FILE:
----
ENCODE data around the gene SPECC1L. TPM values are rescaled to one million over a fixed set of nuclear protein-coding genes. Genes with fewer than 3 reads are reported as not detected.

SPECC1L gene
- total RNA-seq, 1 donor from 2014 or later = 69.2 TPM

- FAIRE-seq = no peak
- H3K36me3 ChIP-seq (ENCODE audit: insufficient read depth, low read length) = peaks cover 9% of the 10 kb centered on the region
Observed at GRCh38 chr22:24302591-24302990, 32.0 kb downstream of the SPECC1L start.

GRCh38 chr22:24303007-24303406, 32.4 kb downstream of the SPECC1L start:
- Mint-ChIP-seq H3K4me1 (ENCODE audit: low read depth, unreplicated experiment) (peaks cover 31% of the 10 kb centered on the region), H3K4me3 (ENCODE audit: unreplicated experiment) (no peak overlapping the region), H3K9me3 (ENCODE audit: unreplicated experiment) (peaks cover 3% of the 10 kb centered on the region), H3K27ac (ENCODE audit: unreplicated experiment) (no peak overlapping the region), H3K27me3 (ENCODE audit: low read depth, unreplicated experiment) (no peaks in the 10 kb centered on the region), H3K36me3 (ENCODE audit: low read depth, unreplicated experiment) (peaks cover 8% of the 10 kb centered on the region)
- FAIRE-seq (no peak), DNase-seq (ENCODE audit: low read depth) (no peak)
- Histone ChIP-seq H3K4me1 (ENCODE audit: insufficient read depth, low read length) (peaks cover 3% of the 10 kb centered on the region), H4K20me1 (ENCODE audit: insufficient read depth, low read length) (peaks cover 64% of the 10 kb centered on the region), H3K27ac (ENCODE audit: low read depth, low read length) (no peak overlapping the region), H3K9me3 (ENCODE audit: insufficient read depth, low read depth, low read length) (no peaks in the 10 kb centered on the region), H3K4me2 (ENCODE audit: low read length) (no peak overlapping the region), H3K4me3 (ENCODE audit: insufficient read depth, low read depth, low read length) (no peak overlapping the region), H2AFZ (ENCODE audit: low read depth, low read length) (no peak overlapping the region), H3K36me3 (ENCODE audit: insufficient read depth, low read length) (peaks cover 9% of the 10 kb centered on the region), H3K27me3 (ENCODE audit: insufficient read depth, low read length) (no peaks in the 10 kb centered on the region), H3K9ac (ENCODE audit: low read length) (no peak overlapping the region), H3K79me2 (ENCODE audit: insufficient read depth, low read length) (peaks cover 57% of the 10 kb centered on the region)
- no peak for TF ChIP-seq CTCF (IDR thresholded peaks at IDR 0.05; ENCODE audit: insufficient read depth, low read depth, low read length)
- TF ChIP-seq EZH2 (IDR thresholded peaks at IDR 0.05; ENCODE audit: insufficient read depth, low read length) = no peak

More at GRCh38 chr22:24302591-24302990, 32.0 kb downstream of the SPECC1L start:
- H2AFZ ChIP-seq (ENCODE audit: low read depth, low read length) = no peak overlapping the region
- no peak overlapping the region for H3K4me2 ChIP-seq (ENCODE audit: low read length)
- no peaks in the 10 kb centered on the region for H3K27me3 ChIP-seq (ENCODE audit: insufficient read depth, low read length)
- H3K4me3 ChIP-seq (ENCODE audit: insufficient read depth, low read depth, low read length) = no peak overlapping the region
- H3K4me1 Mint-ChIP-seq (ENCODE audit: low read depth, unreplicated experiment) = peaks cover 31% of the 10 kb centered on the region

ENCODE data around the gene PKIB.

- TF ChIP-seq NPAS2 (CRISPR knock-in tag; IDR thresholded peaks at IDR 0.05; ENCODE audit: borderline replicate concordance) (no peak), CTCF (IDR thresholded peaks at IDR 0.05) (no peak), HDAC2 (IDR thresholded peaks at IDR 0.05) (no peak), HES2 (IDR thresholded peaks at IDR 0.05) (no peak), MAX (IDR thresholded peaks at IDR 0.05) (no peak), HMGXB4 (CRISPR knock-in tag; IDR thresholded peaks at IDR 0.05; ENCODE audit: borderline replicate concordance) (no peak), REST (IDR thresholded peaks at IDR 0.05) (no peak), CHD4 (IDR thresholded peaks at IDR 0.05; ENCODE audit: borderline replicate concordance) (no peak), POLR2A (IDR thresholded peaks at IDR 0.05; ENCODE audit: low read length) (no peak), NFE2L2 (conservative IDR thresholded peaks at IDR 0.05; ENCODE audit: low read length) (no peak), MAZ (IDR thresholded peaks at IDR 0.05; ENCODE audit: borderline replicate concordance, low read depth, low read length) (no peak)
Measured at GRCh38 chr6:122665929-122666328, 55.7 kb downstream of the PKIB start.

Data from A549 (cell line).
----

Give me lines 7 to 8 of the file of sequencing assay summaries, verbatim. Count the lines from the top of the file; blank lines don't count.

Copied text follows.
GRCh38 chr22:24303007-24303406, 32.4 kb downstream of the SPECC1L start:
- Mint-ChIP-seq H3K4me1 (ENCODE audit: low read depth, unreplicated experiment) (peaks cover 31% of the 10 kb centered on the region), H3K4me3 (ENCODE audit: unreplicated experiment) (no peak overlapping the region), H3K9me3 (ENCODE audit: unreplicated experiment) (peaks cover 3% of the 10 kb centered on the region), H3K27ac (ENCODE audit: unreplicated experiment) (no peak overlapping the region), H3K27me3 (ENCODE audit: low read depth, unreplicated experiment) (no peaks in the 10 kb centered on the region), H3K36me3 (ENCODE audit: low read depth, unreplicated experiment) (peaks cover 8% of the 10 kb centered on the region)